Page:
Tertium Organum, Chapter 6 (Reality)


The following is a summary as well as a commentary on Chapter 6 of Tertium Organum by P D Ouspensky.

In this chapter Ouspensky sets out to determine the relationship between lower and higher dimensions. He ends up concluding that it requires a leap of faith to be able to perceive higher dimensions.

When consciousness is limited to a fewer number of dimensions, its focus becomes narrow. It is unable to look at reality as a whole. So it looks at part of reality one moment at a time. This creates the illusion of motion.

A phenomenon basically consists of “appearance, existence, and disappearance.” Because the consciousness is limited to fewer dimensions, the contribution from higher dimensions is not perceived in its totality. Instead, the aspects of higher dimensions appear, exist and disappear. Thus there is phenomena having the characteristic of time.

The higher dimensions appear as subjective. We only have an inkling of them. We do see associations but with lots of gaps among them. We do not have the whole picture. We see motion but not the ultimate source of it. We then succumb to speculations.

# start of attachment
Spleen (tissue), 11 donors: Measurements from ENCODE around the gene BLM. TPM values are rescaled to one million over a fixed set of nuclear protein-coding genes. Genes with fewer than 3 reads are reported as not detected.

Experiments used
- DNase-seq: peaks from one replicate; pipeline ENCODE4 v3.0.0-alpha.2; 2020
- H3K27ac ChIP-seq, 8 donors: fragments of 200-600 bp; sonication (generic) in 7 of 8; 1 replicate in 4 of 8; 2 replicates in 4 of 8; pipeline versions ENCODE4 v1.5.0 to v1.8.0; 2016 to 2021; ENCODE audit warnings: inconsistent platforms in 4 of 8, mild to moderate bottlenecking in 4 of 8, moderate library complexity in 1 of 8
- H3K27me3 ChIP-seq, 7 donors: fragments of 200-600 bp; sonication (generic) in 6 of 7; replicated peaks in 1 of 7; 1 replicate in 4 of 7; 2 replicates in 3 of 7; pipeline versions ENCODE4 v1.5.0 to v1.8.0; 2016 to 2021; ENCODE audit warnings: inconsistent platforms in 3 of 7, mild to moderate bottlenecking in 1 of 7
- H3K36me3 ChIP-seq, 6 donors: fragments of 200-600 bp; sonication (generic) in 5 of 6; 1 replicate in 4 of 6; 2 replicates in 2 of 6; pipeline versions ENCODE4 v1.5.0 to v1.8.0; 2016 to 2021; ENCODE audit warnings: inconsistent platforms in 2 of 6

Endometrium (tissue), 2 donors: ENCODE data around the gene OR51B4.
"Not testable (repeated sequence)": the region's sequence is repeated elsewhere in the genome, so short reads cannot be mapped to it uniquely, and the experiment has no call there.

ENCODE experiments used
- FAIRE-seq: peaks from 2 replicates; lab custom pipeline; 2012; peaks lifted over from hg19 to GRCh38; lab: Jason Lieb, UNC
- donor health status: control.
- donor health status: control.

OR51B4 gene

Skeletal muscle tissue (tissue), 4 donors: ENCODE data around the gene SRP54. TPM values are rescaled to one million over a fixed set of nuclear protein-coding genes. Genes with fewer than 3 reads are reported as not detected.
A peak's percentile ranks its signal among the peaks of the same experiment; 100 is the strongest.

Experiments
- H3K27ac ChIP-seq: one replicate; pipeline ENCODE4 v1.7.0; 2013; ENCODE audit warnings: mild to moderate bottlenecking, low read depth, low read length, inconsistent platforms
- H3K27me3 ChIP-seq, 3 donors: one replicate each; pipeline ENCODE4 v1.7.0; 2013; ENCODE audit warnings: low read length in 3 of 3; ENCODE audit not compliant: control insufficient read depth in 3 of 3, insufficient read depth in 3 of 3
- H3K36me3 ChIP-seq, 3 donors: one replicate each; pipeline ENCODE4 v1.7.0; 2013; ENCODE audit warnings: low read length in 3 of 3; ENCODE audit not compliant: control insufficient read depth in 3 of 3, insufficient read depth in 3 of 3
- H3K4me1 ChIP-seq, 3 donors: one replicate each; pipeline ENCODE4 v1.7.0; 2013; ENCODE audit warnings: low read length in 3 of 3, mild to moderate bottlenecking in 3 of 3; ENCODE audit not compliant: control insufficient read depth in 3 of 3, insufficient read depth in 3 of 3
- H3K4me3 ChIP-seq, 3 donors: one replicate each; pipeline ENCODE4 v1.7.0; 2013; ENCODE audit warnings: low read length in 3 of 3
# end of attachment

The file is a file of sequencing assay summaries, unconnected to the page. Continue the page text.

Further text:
What appears and disappears in awareness is assigned to the dimension of time, but it may belong to a dimension that is yet to be identified. Things appear and disappear because a limited consciousness is scanning the landscape of reality. This is the genus of time.

Separation in space and time does not necessarily mean that the phenomena are not connected. There may be associations that are not visible. Predictions are a matter of becoming aware of associations.

There can be an eternal landscape, which can be divided into past, present and future based on the narrowness of the span of consciousness. If the span of consciousness can be increased to encompass the whole landscape altogether then we shall just have an eternal present.

Motion seems to arise when consciousness assumes a narrow focus, and passes over the landscape of reality one moment at a time.

All that is needed is the expansion of the consciousness to encompass the whole reality. The illusion of motion will then disappear, and one would eternally be conscious of all dimensions.

Expanding the focus of attention would mean getting rid of all conditioning. It would mean that one should closely look at all those things that do not make sense and clarify them.

It is then just a matter of faith that this process would eventually lead to the consciousness of whole reality and all its dimensions.

The reality is what it is. We simply need to become conscious of it.


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